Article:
SAGE Video Streaming video collections SAGE Knowledge The ultimate social sciences library SAGE Research Methods The ultimate methods library SAGE Stats Data on Demand CQ Library American political resources About Privacy Policy Terms of Use Contact Us Help Health Sciences Life Sciences Materials Science & Engineering Social Sciences & Humanities Journals A-Z Authors Editors Reviewers Librarians Researchers Societies Advertising Reprints Content Sponsorships Permissions ISSN: 2325-1603 Online ISSN: 2325-1611 Continue reading >>

Metformin - Nice Guidance Regarding Renal Function - General Practice Notebook

Metformin - Nice Guidance Regarding Renal Function - General Practice Notebook

metformin - NICE guidance regarding renal function start metformin treatment in a person who is overweight or obese (tailoring the assessment of body-weight-associated risk according to ethnic group ) and whose blood glucose is inadequately controlled by lifestyle interventions (nutrition and exercise) alone metformin should be considered as an option for first-line glucose-lowering therapy for a person who is not overweight metformin should be continued if blood glucose control remains or becomes inadequate and another oral glucose-lowering medication is added the dose of metformin should be stepped up gradually over weeks to minimise risk of gastro-intestinal (GI) side effects. Consider a trial of extended-absorption metformin tablets where GI tolerability prevents continuation of metformin therapy in adults with type 2 diabetes, review the dose of metformin if the estimated glomerular filtration rate (eGFR) is below 45 ml/minute/1.73m2: Stop metformin if the eGFR is below 30 ml/minute/1.73m2 Prescribe metformin with caution for those at risk of a sudden deterioration in kidney function and those at risk of eGFR falling below 45ml/minute/1.73m2 benefits of metformin therapy should be discussed with a person with mild to moderate liver dysfunction or cardiac impairment so that: due consideration can be given to the cardiovascular-protective effects of the drug (1) an informed decision can be made on whether to continue or stop the metformin Continue reading >>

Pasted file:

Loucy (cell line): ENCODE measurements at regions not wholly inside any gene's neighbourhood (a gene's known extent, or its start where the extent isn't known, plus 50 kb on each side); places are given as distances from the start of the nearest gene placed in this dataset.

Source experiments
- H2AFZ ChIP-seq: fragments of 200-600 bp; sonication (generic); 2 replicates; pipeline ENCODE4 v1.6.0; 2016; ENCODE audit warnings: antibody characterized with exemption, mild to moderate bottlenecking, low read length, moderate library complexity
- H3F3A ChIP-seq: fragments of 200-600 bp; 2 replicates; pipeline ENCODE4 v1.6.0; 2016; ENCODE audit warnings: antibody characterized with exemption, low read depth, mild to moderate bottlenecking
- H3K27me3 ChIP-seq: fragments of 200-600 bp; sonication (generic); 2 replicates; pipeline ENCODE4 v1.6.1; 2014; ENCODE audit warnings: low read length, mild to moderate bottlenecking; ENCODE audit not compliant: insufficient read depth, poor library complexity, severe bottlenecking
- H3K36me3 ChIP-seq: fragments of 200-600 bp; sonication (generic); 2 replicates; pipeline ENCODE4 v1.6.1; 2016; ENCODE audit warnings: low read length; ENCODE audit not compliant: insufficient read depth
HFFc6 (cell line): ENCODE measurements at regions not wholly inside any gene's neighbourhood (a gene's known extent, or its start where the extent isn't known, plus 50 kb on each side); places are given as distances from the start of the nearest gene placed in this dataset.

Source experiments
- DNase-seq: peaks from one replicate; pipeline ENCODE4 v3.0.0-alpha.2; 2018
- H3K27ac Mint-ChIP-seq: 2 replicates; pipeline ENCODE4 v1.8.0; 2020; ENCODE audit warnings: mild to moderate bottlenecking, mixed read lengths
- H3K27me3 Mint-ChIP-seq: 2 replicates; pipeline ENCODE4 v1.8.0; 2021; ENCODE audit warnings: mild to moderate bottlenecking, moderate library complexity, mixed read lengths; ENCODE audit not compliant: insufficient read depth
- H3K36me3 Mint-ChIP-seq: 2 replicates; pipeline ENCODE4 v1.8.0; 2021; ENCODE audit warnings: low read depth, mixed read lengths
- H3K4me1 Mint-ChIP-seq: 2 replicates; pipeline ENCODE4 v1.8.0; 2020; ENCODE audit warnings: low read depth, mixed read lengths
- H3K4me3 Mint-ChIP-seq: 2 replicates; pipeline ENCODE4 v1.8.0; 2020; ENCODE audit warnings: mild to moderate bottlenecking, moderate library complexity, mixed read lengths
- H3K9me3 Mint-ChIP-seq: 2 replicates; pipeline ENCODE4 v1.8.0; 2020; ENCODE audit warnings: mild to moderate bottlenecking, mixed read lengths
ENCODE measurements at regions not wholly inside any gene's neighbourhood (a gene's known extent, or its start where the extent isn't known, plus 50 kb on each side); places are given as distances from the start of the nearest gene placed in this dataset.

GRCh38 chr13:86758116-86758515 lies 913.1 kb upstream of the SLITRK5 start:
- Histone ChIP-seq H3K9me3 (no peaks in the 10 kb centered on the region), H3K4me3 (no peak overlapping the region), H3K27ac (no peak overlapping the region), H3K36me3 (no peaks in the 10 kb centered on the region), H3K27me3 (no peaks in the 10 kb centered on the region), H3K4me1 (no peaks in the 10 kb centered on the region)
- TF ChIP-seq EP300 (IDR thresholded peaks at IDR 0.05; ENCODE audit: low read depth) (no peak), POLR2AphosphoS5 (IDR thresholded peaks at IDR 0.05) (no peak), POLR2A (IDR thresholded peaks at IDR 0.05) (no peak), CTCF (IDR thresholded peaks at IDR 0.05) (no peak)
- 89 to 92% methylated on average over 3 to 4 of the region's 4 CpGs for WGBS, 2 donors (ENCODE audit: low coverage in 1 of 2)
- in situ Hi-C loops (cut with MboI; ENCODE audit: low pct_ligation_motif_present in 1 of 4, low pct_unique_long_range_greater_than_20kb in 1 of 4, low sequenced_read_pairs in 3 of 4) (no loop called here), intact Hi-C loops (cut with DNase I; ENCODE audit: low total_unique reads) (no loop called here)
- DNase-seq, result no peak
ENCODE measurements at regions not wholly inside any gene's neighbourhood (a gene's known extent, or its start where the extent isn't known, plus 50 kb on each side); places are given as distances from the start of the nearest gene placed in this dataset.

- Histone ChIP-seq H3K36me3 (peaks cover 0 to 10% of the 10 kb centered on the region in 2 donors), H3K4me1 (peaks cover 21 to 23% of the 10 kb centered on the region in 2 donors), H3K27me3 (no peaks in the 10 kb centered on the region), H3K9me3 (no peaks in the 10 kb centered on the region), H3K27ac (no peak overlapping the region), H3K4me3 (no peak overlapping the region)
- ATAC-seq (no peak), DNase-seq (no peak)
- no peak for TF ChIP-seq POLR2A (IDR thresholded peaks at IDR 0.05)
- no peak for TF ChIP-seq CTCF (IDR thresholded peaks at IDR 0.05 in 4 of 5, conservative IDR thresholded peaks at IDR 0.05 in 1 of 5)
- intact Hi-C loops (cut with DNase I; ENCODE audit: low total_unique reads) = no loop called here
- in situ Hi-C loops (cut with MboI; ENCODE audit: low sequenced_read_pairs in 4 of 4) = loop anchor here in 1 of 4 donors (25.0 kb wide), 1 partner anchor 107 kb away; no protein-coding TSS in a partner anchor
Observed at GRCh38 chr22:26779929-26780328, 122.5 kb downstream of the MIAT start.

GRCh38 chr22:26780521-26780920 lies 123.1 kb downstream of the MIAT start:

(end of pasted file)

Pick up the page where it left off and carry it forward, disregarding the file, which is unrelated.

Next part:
The Fda And The Ema Allow The Use Of Metformin In Patients With Moderate Renal Impairment

The Fda And The Ema Allow The Use Of Metformin In Patients With Moderate Renal Impairment

The FDA and the EMA allow the use of metformin in patients with moderate renal impairment Using metformin in the presence of renal disease BMJ 2015; 350 doi: (Published 14 April 2015) Cite this as: BMJ 2015;350:h1758 The FDA and the EMA allow the use of metformin in patients with moderate renal impairment The FDA and the EMA have both revised warnings regarding the use of metformin in diabetic patients with reduced kidney function, allowing the use of the product for patients with moderate renal function [1-2]. This decision significantly expands the target population using metformin and closes a recurrent debate among diabetologist community, all the more as metformin is often used in clinical practice outside of the current labelling indications. Several authors considered that fear of Metformin-Associated Lactic Acidosis (MALA) was rooted in the history of biguanide-associated lactic acidosis, in particular the experience with phenformin [3] and that the contraindication for metformin in patients with renal insufficiency was too restrictive. Indeed, two recent epidemiological studies have suggested a benefit on mortality in patients with moderate renal impairment using metformin, in accordance with UKPDS results [4]. Compared to other treatments, Roussel et al [5] found a benefit in patients treated by metformin and with eGFR between 30 and 60 ml/min/1.73 m2 (HR = 0.64; 95% CI, 0.48-0.86) whereas Ekstrm et al. [6], of better quality regarding adjustments, found a benefit only in patients with eGFR between 45 to 60 ml/min/1.73 m2 (decrease of mortality of 13%, but wide CI: 0.77-0.99) but not in patients with eGFR between 30 and 45 ml/min/1.73 m2. Nevertheless, it should be noted that the sole randomised study (even underpowered for clinical outcomes), which assessed Continue reading >>